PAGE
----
Today is the 20th anniversary of the destruction of the Challenger. I remember that day quite vividly. I was in college at the time, and the shuttle was still new enough that I set my alarm clock to wake up in time to watch the launch. I remeber seeing the explosion, and knowing instantly what had happened. The TV reporter though didn't. (I believe it was Kent Shockneck) He kept up his routine of mindless chatter about what the mission was going to accomplish, while I was sitting there with tears of rage and grief running down my face screaming at him on the screen. I have always felt a deep and abiding love for the space program. I believe it is our destiny (and our best chance for ultimate survival) to settle the solar system and the stars. I was grieving not only the astronauts just killed, but the damage done to the exploration of space in general. I knew there would be a protracted delay, especially because of the presence of McAuliffe. (She was a civilian, a teacher, who was chosen to fly into space for essentially PR purposes.)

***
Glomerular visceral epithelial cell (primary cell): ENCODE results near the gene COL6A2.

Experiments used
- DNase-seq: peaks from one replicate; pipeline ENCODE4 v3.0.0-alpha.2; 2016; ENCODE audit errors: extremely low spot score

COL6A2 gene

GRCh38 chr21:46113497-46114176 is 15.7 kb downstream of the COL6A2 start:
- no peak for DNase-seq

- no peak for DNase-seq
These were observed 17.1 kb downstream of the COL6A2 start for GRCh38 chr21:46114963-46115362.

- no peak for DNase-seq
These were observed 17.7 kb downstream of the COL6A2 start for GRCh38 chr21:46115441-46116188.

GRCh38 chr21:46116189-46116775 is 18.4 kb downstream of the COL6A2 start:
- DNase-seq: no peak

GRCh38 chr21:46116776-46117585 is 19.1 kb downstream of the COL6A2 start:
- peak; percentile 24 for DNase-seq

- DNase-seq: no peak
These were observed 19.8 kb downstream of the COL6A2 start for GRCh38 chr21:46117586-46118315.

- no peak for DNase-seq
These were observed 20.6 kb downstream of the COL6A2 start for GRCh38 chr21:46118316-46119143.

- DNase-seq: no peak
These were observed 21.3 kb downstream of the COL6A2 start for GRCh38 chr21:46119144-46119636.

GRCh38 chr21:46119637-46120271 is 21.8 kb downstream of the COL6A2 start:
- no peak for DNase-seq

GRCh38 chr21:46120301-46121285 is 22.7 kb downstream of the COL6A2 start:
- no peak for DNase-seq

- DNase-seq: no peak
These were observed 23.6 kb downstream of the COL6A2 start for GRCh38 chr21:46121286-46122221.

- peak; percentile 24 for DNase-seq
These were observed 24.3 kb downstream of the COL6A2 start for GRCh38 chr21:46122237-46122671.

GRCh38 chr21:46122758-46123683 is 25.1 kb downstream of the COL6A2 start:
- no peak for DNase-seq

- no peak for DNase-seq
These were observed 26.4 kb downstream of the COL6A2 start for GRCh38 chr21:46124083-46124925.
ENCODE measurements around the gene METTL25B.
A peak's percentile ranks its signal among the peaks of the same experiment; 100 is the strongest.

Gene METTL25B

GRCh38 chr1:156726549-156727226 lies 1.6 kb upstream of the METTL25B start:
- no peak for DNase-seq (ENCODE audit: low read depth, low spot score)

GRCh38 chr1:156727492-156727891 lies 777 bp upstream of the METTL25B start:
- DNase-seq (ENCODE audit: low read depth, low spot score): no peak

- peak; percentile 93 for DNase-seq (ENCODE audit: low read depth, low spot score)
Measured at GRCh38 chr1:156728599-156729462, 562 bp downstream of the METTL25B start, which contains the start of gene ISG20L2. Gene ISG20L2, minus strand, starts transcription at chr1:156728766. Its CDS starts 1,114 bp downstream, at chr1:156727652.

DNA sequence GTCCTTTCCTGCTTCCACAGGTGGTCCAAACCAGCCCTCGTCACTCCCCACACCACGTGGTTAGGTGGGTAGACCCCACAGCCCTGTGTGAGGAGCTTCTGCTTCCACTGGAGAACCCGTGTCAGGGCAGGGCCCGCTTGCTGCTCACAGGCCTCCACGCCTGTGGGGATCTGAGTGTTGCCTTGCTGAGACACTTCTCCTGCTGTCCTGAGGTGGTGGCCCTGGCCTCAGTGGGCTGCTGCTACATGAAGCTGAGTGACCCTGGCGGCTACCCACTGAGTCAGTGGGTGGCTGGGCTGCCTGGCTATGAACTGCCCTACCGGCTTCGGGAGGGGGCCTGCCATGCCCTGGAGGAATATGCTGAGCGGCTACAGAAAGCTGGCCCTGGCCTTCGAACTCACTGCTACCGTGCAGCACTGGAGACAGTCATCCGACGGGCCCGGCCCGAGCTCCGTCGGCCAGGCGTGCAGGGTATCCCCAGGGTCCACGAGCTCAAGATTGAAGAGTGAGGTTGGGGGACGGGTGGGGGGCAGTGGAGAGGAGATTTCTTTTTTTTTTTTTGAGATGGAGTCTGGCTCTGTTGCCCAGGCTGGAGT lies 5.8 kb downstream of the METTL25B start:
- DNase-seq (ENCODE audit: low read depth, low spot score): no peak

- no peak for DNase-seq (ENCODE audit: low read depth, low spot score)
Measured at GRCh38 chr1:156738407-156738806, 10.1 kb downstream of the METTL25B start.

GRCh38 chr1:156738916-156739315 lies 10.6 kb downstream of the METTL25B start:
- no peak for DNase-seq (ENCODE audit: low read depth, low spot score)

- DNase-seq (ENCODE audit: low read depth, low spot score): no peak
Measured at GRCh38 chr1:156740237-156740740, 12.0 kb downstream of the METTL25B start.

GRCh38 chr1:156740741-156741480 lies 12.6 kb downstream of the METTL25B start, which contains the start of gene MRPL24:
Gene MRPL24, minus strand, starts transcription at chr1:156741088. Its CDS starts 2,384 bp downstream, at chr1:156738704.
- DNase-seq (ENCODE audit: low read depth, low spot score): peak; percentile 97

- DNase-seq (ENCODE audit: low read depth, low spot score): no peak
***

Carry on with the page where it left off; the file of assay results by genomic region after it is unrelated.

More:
The shuttle program has proven to have been a major mistake. If we had simply maintained our manned rocket program we would have accomplished as much, and as probably more, as we have with the shuttles. In my opinion the shuttle program has set back our progress in space by at least a decade.
I believe that the Air Force has secretively developed a much more effective space plane program. Given both the facts that Rutan has developed an experimental space plane that works (and is currently developing a commercial version) and the retirement of the spy plane program, I think it must be assumed that the Air Force has developed a space plane.
That being said, I firmly believe that the future of space exploration and settlement is in private commercial enterprise. NASA has lead the way, now it is time for a modern Prince Henry to step forward.